Lower pension deeming rates now!
WITH one interest rate now announced by the Reserve Bank and another one or two coming, it’s time the Australian Government reviewed the deeming rates used to assess the income pensioners get from their bank accounts and term deposits.
Centrelink does not look at the actual income you make on financial investments, such as shares and bank deposits, but at deemed income. Centrelink uses deeming rates regardless of how much or how little income you make in reality. For this to work, deeming rates can’t be higher than the typical rate of income people actually earn.
Therein lies the problem.
Deeming rates are currently set at 1.75 per cent for the first slice of a pensioner’s savings ($51,200 singles, $85,000 couples) and 3.25 per cent thereafter.
The annual term deposit rate is just marginally higher than the rate of inflation, and the higher deeming rate tracks well above the term deposit rate.
This is a dire situation and it is generally pensioners with modest savings who are affected, as deeming rates are used in the pension income test only. Any pensioner with substantial savings is paid a part Age Pension under the asset test and is not affected by deeming rates.
Deeming rates were last reviewed in March 2015, more than four years ago. The average annual term deposit rate was around 3 per cent then.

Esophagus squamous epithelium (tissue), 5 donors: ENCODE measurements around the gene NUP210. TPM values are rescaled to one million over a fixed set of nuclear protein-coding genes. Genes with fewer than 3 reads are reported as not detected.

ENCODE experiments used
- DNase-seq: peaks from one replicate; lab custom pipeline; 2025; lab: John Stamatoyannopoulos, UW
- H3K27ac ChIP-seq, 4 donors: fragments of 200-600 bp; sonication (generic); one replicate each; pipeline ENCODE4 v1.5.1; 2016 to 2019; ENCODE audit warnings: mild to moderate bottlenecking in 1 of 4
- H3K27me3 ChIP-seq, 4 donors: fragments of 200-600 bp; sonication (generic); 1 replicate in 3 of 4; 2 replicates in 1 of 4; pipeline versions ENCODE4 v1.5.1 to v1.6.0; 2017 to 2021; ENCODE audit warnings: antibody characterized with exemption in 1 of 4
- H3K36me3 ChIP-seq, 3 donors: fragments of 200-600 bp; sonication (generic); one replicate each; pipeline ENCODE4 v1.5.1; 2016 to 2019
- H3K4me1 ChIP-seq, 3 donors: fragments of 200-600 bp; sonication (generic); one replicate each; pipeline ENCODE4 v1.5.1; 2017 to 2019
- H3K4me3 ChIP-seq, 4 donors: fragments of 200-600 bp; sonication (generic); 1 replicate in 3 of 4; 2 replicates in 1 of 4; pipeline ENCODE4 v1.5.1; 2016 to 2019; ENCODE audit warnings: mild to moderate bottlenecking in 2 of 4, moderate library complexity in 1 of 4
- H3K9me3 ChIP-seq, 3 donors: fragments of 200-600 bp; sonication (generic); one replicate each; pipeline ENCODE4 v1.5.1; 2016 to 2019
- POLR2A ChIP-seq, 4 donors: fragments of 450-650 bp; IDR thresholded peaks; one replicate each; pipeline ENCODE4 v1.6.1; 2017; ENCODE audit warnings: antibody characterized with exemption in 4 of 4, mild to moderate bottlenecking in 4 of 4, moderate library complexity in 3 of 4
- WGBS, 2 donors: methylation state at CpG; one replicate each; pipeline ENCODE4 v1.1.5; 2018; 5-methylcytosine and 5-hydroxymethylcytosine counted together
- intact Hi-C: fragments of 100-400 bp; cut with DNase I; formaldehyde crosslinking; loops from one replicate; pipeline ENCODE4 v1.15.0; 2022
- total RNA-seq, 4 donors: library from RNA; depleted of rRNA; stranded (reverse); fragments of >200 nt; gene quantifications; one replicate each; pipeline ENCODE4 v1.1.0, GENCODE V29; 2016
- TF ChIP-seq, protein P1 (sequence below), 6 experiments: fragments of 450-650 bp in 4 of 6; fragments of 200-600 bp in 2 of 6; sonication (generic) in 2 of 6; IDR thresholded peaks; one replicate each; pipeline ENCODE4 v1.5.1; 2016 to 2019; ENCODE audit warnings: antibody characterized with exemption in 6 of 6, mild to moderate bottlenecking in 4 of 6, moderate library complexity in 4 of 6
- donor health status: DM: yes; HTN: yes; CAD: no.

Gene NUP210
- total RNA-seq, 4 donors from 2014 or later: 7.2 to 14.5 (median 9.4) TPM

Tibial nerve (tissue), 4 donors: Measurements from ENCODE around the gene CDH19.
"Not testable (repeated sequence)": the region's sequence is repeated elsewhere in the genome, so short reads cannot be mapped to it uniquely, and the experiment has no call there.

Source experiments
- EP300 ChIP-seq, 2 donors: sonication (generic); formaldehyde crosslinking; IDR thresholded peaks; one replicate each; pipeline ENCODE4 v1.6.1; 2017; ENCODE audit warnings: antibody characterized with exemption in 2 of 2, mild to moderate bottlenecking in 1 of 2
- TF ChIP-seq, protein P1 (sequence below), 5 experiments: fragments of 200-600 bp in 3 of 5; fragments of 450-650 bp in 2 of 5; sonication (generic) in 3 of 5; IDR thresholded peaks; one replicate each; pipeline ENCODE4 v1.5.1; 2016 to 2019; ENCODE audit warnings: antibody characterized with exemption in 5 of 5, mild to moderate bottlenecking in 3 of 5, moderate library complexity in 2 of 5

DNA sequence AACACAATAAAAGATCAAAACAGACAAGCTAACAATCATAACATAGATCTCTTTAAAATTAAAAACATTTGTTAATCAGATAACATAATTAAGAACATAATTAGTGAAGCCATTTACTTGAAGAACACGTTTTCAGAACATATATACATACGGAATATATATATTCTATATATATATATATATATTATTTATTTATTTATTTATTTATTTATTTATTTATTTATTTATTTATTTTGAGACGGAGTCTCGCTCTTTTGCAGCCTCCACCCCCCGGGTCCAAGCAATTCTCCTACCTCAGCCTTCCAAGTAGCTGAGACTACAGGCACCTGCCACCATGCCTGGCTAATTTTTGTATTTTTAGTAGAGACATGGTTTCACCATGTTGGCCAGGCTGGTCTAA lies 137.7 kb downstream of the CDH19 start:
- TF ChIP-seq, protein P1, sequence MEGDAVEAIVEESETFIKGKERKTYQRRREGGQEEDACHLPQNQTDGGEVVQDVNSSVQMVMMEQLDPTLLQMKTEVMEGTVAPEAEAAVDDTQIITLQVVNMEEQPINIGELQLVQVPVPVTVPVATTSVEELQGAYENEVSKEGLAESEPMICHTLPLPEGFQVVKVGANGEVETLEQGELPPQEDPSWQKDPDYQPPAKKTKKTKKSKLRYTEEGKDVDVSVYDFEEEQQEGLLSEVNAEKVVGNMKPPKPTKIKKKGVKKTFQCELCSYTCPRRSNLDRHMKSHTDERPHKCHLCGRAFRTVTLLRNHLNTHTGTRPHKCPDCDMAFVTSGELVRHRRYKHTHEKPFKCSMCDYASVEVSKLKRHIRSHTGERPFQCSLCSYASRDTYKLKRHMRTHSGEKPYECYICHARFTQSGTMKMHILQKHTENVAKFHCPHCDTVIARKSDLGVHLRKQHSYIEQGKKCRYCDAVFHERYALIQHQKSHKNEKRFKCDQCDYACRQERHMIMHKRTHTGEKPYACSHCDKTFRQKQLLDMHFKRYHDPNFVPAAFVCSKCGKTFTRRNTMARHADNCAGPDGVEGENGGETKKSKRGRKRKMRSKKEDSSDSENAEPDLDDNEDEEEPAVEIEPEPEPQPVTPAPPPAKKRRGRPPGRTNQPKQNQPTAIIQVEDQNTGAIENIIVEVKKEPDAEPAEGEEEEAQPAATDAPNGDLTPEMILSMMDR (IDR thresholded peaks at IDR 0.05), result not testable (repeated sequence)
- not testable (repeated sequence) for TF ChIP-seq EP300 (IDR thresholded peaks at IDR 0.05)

Average annual term deposit rates have now dropped to 2 per cent. As the graph on this page shows, unless you have put your money in some riskier investment, you are barely getting enough to beat inflation.
But that’s not the worst of it.
Bank interest in what used to be called a deeming account is about a quarter of a per cent and generally about half a per cent if you have more than $10,000.
620,000 Age Pensioners, 52,000 Carer Payment recipients, and 102,000 disability support pensioners are estimated to be paid their social security benefits under the income test. That’s more than three-quarters of a million people.
It is in the public interest to understand how and when the deeming rates are set. Currently, the deeming rates are set by the Minister with a total lack of transparency.
Even the Reserve Bank of Australia justifies its monthly decision on the cash rate in a keenly anticipated, monthly, publicly available document, but the Minister sets the deeming rates in complete secrecy.
Those whose incomes are affected by deeming rates have a right to know not just how, but also why their income from financial assets is assessed the way it is.
It’s time the Government took action and recognised the hardship imposed on pensioners by a low-interest environment. The Government should stop compounding this hardship through its deeming rates, which are now based on the wrong assumption that pensioners get more interest than they actually do.
Send your comments to CPSA on this issue: email@example.com